The Census Bureau will stop knocking on doors earlier than planned because of the pandemic.
Getting an accurate count is critical to ensure communities get the government funding they need. A lower count also has other consequences.
How long census workers get to do their jobs is part of the coronavirus relief debate going on in Congress. Democrats want door knocking to continue until October and to push the final report to April. Republicans are sticking to what the law says: The final report is due Dec. 31.
The Census Bureau only comes to the door if a response, either by mail or online, hasn’t been received from that address. Their last attempt will be Sept. 30 instead of Oct. 31.
“It’s casually coming to you and saying hey, are you accountable for where you’re at right now and who lives here? And that’s how funds are allocated,” said Brian Colando of Naples.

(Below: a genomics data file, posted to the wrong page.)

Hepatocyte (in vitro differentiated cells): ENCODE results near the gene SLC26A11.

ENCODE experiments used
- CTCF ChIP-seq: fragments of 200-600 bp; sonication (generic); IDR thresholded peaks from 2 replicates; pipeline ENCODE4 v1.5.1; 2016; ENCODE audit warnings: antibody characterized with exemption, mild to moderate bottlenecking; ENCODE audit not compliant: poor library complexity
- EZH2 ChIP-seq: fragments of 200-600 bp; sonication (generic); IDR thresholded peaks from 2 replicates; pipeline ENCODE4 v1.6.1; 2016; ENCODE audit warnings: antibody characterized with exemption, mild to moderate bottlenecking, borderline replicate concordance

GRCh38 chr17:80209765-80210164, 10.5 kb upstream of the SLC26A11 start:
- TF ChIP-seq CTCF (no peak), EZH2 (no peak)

To be clear, the deadline to return your census form is still Oct. 31, but census worker Marilyn Stephens worries less time going door to door could mean there’s less of a response.
“In Florida, emergency management and emergency preparedness are huge. And here we are in the pandemic and those resources are allocated based on these population numbers,” Stephens said.
Right now, the overall response rate in Collier County is below the national average. In Immokalee, it’s 40% below.
Stephens said that in a week, census workers will start reaching out to households that haven’t responded. She said workers are also building new strategies to try and reach their count on time.
“We’re asking people who already completed the census why they think the census is important, to make their own post on their social media and use the hashtag 2020censuspushfl,” she said.
The Census Bureau said if Congress and the president do not agree to push the final census report to April, there’s no way it will be able to deliver an accurate count.
The number to call to fill out the census over the phone is 844-320-2020, or you can go to this website.